I have a plant of habanero chocolate. In August it had very beautiful leaves, with an intense green color:

Green leaves

It was in a tiny pot, so I decided to transplant it in a bigger vase, filled with a mix of about 50% topsoil and 50% sand. Now, at the beginning of October, after having produced about 20 fruits, its leaves start to become of sad yellow color and most of them dropped. The whole plant looks suffering.

Yellow leaves

What could I do to make it acquire a healthy green color again?

  • What kind of light are you giving your pepper? And, what's the full name of your pepper? At least some habaneros aren't supposed to lose their leaves in winter. Some peppers do lose their leaves, though. Oct 7, 2014 at 2:36

2 Answers 2


It could be due to over watering. Make sure the soil drains well and is not water logged.

I assume you are in the northern hemisphere (it would be useful to state the climate in your location when posting a question, if you're in the US this might help USDA Plant Hardiness Zone Map).

I'm from a Mediterranean climate in the southern hemisphere and my chillies tend to go dormant in winter, loose some of their leaves and go slightly yellow. So it could be seasonal change.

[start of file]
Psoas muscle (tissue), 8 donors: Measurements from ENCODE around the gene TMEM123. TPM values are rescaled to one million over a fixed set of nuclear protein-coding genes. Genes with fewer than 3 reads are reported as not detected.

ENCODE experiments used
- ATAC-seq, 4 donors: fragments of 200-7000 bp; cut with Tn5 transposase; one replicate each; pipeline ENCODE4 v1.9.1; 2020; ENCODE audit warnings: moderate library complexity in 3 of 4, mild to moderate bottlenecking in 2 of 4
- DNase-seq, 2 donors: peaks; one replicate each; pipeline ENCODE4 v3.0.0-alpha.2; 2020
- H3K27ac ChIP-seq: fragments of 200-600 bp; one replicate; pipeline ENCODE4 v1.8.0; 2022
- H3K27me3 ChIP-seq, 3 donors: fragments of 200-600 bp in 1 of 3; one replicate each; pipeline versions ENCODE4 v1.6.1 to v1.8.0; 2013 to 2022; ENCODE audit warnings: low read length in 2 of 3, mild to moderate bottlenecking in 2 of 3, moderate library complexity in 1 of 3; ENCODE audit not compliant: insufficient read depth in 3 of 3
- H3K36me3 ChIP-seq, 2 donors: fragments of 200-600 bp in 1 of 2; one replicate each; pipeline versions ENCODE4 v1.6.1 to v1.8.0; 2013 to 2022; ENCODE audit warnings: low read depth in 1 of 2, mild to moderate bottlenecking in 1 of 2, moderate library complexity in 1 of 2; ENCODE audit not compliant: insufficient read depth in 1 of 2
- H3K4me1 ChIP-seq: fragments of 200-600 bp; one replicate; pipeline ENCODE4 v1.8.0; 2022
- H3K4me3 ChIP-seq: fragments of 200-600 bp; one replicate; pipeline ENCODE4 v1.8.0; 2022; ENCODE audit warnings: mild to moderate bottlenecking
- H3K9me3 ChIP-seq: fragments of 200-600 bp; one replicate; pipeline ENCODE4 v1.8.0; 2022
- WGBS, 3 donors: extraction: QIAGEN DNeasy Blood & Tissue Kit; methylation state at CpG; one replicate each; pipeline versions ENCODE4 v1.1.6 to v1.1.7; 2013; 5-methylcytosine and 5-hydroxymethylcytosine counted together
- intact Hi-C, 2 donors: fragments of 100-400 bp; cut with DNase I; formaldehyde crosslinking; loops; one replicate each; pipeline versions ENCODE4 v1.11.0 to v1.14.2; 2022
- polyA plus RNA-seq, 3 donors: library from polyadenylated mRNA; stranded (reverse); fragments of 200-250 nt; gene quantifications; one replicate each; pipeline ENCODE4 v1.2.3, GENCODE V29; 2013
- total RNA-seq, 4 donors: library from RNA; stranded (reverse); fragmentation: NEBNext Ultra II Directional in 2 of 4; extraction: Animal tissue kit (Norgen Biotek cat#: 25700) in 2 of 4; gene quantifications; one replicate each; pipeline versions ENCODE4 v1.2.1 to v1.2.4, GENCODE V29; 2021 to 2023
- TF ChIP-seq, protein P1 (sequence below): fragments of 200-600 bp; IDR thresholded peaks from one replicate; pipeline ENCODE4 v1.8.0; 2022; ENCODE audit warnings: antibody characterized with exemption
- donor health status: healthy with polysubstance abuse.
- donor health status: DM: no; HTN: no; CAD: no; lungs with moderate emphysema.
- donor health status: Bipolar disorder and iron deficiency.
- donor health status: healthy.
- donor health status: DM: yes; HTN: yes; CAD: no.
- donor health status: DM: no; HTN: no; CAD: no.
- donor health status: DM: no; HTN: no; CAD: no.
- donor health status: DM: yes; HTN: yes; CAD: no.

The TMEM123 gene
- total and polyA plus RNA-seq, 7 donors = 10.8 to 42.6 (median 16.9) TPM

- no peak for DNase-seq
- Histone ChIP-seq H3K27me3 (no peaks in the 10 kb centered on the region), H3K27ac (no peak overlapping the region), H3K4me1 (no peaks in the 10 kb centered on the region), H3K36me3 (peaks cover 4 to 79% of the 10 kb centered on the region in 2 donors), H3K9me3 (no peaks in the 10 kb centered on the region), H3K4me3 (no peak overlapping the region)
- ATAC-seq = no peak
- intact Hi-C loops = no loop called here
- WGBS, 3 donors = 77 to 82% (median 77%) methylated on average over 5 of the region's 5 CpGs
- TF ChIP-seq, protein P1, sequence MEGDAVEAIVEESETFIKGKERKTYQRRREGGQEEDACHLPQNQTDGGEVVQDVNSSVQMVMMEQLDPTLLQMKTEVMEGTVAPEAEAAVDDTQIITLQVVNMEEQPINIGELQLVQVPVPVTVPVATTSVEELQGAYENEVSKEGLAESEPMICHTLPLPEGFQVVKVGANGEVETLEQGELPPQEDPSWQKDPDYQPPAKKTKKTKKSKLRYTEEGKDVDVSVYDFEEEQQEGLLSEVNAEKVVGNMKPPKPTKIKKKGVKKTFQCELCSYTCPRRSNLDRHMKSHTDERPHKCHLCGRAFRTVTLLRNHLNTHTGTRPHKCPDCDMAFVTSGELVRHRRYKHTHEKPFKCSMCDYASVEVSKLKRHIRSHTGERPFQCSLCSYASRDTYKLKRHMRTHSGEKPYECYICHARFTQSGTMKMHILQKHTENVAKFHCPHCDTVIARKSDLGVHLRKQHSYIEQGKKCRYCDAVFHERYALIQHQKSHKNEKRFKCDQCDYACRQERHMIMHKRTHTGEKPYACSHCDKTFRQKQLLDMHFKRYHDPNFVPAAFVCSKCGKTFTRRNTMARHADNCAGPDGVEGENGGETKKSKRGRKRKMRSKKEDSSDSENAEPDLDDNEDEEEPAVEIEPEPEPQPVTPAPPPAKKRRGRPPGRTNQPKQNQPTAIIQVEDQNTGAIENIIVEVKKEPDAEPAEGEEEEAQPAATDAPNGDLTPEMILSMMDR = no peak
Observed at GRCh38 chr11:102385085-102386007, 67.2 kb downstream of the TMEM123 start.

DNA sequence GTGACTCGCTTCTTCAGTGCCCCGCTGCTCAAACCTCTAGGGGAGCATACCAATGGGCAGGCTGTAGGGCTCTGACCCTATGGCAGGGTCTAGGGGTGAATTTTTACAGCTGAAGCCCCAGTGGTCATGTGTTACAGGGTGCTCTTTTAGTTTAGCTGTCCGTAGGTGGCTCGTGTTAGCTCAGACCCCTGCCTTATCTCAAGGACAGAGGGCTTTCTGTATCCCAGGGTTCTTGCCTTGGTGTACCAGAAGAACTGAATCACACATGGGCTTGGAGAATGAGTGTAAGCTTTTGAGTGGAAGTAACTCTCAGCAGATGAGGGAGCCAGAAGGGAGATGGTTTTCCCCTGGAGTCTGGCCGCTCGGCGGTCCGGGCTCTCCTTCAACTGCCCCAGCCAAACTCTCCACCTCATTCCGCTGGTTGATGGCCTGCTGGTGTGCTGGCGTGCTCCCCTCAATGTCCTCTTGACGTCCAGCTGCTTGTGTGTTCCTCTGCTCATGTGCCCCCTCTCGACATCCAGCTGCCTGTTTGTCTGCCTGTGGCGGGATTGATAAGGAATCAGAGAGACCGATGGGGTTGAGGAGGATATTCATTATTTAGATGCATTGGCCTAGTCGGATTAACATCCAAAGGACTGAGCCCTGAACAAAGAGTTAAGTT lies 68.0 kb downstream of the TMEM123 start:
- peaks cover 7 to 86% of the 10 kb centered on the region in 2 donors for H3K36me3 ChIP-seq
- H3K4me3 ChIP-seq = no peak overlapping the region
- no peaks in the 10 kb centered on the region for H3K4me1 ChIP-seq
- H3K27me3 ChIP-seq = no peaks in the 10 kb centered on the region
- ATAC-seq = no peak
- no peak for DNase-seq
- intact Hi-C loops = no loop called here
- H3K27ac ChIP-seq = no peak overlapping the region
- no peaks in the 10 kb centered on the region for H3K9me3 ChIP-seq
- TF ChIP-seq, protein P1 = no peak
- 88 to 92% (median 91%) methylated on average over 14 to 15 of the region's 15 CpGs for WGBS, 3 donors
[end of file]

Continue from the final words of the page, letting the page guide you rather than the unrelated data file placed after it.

• Yes, North hemisphere, about 45°, mediterranean climate Oct 7, 2014 at 7:42

As stemie said, this is likely partly caused by overwatering. What struck me most in your question was the statement, "filled with a mix of about 50% topsoil and 50% sand". This is completely unsuitable for potted peppers. No wonder it is showing chlorosis. Always use designated potting soil, or follow the basic guidelines for building your own.

And when you are expecting a plant to produce, you should fertilize it. The easy way is to use a commercial water soluble balanced fertilizer, and give it with the water once every two weeks. Don't use any higher a rate than is specified by the product label, or you may harm/kill the plant. Or, you can try to be natural, and use compost tea, a side dressing of compost, or other natural fertilizers (see this answer for more info). Either way, you'll be helping the plant make food to support the production required of it.

On the watering, you have to watch the moisture level in a large pot carefully, as overwatering is very easy. Never water unless the top ½" of potting mix is dry. Then water thoroughly (until water runs from the drainage holes). Too wet of a condition, even if it doesn't give rot pathogens a foothold, will cause the plant to have serious issues taking up nutrient, and there will be a huge lack of oxygen in the root system. That alone can kill a plant in time.

I would suggest repotting into a suitable mix, which can be pre-fertilized, or you can fertilize yourself. Try to clean the sand/soil from the roots as well as possible, while leaving them intact. It the mix in the previous pot was suitable, leave as much as possible in the root ball. Make sure they are well spread in the new mix, and water the first time until damp, not soaking wet. Expect a little leaf drop from the transplant shock.

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